Song of the Oceanides
by J.G. Zymbalist
GENRE: YA Fantasy
Song of the Oceanides is a highly-experimental triple narrative transgenre fantasy that combines elements of historical fiction, YA, myth and fairy tale, science fiction, paranormal romance, and more. For ages 10-110.
Blue Hill, Maine.
3 August, 1903.
From the moment Emmylou heard the song of the Oceanides, she recognized something godly in the tune. As it resounded all across the desolate shoreline of Blue Hill Bay, she recalled the terrible chorus mysticus ringing all throughout that extinct Martian volcano the day her father went missing down in the magma chamber.
Aunt Belphœbe followed along, guiding Maygene through the sands. “Why don’t you go play in that shipwreck over there?” Aunt Belphœbe pointed toward a fishing schooner run aground some fifty yards to the south.
When Maygene raced off, Emmylou refused to follow. By now the chorus of song tormented her so much that an ache had awoken all throughout her clubfoot. Before long she dropped her walking stick and fell to the earth. Closing her eyes, she dug both her hands into the sands and lost herself in memories of the volcano. How could Father be gone? Though he had often alluded to the perils of Martian vulcanology, she never imagined that someone so good and so wise could go missing.
The song of the Oceanides grew a little bit louder and increasingly dissonant.
Opening her eyes, Emmylou listened very closely. The song sounded like the stuff of incantation, witchcraft. And even though she could not comprehend every word, nevertheless she felt certain that the Oceanides meant to cast a spell upon some unfortunate soul.
AUTHOR Bio and Links:
J.G. Źymbalist began writing Song of the Oceanides as a child when his family summered in Castine, Maine where they rented out Robert Lowell’s house.
The author returned to the piece while working for the Martha’s Vineyard Historical Society, May-September, 2005. He completed the full draft in Ellsworth, Maine later that year.
For more information, please see http://jgzymbalist.com
NOTE: The book is now permafree on all sites.
A Word From the Author
Advice for writers
The best thing any writer can do is to work one on one with a published novelist (or content editor or line editor) who is willing to critique one of your early drafts line by line. The most ideal situation would be to send off or to email the manuscript in chunks and then meet face to face perhaps once or twice a month in some comfortable coffee house midway between either places of residence.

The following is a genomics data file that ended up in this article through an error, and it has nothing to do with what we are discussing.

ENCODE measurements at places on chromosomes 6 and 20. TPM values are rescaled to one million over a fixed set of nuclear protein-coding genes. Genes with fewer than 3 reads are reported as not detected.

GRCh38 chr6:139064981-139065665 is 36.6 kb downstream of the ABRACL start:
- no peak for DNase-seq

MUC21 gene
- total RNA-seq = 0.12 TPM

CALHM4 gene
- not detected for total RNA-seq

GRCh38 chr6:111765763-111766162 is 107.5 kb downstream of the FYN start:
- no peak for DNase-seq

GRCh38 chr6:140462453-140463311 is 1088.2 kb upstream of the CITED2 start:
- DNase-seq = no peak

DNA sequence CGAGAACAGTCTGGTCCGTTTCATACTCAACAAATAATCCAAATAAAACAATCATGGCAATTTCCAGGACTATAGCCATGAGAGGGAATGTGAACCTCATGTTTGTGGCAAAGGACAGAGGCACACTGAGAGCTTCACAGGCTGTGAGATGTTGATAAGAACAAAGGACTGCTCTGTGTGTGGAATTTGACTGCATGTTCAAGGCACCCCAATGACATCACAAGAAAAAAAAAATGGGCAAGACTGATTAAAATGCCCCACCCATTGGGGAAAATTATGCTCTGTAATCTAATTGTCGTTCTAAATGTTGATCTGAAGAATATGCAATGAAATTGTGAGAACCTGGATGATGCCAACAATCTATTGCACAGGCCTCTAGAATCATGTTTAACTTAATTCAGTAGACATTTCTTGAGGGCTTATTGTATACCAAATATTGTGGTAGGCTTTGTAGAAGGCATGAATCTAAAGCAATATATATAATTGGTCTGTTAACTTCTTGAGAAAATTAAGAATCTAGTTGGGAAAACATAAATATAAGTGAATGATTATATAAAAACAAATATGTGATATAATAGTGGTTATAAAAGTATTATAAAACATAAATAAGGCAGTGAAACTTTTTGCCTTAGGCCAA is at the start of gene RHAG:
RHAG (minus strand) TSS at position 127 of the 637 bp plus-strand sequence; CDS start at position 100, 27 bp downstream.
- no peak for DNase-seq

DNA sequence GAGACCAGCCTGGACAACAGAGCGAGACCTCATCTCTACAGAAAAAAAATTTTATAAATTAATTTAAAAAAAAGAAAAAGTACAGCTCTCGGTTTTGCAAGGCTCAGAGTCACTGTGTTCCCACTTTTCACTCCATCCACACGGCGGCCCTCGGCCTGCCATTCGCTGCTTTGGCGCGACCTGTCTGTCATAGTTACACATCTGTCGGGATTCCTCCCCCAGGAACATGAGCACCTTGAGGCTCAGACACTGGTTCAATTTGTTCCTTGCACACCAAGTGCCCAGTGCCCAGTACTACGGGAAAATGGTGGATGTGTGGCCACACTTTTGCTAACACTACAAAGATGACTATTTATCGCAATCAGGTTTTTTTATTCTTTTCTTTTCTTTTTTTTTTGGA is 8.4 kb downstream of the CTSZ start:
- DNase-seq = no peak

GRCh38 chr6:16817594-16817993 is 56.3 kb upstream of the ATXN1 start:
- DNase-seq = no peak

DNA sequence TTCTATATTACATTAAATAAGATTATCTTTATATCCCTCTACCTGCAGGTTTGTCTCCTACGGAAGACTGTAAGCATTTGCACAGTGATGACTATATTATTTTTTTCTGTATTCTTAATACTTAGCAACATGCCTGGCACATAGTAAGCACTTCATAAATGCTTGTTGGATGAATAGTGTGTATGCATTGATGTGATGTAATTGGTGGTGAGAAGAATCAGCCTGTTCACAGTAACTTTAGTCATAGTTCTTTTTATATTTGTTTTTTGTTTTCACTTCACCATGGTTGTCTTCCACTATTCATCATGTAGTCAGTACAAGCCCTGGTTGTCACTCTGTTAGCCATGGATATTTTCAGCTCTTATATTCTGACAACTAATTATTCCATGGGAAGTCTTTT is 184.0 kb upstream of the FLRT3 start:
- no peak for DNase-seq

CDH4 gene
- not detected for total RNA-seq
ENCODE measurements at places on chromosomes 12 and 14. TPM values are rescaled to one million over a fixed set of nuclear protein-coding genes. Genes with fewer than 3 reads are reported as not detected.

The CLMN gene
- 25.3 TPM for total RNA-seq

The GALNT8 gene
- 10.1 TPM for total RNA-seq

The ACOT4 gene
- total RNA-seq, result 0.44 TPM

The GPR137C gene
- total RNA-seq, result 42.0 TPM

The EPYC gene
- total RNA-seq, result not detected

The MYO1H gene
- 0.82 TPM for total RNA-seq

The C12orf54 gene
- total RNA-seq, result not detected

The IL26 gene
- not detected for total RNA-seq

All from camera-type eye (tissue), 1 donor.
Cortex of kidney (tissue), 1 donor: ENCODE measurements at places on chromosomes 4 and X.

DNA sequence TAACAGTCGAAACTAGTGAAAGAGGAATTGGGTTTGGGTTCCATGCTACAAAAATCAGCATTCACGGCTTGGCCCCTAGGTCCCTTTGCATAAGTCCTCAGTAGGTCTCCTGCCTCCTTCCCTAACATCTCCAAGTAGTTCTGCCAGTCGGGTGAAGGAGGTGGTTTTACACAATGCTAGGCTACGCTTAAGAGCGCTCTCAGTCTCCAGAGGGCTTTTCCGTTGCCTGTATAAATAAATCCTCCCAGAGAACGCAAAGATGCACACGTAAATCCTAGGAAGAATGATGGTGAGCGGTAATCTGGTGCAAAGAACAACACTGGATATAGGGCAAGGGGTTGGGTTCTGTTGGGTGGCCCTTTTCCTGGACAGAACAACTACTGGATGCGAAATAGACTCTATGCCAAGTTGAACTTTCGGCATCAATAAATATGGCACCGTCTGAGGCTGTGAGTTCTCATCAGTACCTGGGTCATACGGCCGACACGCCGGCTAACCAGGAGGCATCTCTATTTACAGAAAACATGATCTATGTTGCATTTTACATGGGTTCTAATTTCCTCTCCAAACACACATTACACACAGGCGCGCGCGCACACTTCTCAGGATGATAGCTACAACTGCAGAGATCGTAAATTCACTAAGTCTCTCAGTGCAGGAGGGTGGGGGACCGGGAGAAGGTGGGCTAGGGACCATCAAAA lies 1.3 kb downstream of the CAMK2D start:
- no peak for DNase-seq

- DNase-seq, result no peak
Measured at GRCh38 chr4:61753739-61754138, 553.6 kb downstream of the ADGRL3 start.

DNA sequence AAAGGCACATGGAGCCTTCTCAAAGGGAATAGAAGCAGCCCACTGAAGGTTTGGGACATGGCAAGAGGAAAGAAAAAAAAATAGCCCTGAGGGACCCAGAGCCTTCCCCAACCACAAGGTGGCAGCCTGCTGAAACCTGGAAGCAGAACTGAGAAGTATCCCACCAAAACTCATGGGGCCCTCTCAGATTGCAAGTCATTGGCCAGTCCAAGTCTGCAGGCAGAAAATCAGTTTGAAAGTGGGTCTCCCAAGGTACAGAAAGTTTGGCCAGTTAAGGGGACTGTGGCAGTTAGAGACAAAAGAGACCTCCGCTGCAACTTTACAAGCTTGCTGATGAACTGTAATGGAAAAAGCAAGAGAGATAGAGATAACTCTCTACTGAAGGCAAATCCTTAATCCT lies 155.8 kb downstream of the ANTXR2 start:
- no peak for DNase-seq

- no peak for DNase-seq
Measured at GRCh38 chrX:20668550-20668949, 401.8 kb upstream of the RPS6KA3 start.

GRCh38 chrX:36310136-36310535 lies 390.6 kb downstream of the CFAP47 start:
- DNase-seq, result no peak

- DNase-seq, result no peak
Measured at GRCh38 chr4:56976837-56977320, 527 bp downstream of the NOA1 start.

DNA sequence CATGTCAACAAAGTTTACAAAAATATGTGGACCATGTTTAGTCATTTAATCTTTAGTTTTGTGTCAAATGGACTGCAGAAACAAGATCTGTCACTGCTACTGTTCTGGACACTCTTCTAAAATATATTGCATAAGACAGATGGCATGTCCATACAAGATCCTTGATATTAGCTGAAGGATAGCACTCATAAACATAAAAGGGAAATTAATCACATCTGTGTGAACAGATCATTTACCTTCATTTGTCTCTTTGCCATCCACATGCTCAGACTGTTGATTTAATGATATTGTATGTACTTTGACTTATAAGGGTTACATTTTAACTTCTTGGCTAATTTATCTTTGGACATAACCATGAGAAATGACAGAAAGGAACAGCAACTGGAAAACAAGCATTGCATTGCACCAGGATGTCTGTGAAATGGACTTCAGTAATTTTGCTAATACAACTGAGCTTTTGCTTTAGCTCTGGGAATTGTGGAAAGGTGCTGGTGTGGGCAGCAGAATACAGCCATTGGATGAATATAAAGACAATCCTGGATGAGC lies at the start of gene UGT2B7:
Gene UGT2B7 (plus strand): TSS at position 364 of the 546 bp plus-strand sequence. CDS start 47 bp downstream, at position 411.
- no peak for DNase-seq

Then you do very little. Just sit there sipping your coffee or nibbling on your oatmeal cookie and listen as that published mentor produces the last chunk sent to him or her. At this point, the novelist/content editor/line editor will review his or her edits in such a way that there will be no confusion as to the meaning. In short order, you will get a sense of what the major problems are.
Presently I am working with a content editor living on the other side of the country, and the only way to communicate is via email. Of course I can ask for a clarification of this or that edit, but nothing beats a real face-to-face encounter. The feeling is something like that of an apprentice learning from a master or at least someone far ahead on the learning curve. It is good to feel like an apprentice by the way. It is a humbling sensation. In our time, writers and artists and musicians are becoming much more empowered due to the personal computer and the internet and so on. That’s all well and good, but it shouldn’t mean that the writer or artist or musician should let his or her ego swell. The humbling feeling that is created by master craftsman and apprentice remains a good strong fulcrum for learning. Let’s not forget that pride is one of the seven deadly sins—and pride is deadly even if you’re not Catholic.
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